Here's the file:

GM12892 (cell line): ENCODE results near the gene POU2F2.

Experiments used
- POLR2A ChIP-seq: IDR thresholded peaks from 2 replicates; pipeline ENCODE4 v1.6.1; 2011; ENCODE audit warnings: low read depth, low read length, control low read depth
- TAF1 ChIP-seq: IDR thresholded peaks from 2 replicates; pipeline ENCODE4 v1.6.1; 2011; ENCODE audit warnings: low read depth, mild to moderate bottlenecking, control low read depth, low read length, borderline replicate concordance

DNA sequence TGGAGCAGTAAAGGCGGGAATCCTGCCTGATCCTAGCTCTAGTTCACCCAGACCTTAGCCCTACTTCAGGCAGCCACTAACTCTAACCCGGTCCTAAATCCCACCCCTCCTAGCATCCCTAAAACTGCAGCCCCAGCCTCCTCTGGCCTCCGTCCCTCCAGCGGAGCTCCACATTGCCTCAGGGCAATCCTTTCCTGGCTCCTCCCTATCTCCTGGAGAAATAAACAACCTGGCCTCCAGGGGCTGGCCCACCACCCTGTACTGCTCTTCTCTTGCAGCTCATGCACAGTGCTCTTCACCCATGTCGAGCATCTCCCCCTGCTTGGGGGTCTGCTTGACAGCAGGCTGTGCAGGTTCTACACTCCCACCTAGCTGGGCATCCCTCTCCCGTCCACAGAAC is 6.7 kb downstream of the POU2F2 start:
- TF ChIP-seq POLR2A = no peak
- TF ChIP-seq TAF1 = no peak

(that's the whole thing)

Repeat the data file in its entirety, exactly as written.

GM12892 (cell line): ENCODE results near the gene POU2F2.

Experiments used
- POLR2A ChIP-seq: IDR thresholded peaks from 2 replicates; pipeline ENCODE4 v1.6.1; 2011; ENCODE audit warnings: low read depth, low read length, control low read depth
- TAF1 ChIP-seq: IDR thresholded peaks from 2 replicates; pipeline ENCODE4 v1.6.1; 2011; ENCODE audit warnings: low read depth, mild to moderate bottlenecking, control low read depth, low read length, borderline replicate concordance

DNA sequence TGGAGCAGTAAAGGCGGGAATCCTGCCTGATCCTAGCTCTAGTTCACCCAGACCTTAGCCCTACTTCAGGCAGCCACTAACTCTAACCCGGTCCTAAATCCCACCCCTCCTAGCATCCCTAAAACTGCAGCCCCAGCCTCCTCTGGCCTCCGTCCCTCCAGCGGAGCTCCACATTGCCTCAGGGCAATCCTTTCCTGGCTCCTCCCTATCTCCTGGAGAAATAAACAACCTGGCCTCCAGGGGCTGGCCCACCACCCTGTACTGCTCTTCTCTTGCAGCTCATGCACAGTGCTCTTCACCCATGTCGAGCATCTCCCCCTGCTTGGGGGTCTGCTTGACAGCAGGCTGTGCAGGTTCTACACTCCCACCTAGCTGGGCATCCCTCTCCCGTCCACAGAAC is 6.7 kb downstream of the POU2F2 start:
- TF ChIP-seq POLR2A = no peak
- TF ChIP-seq TAF1 = no peak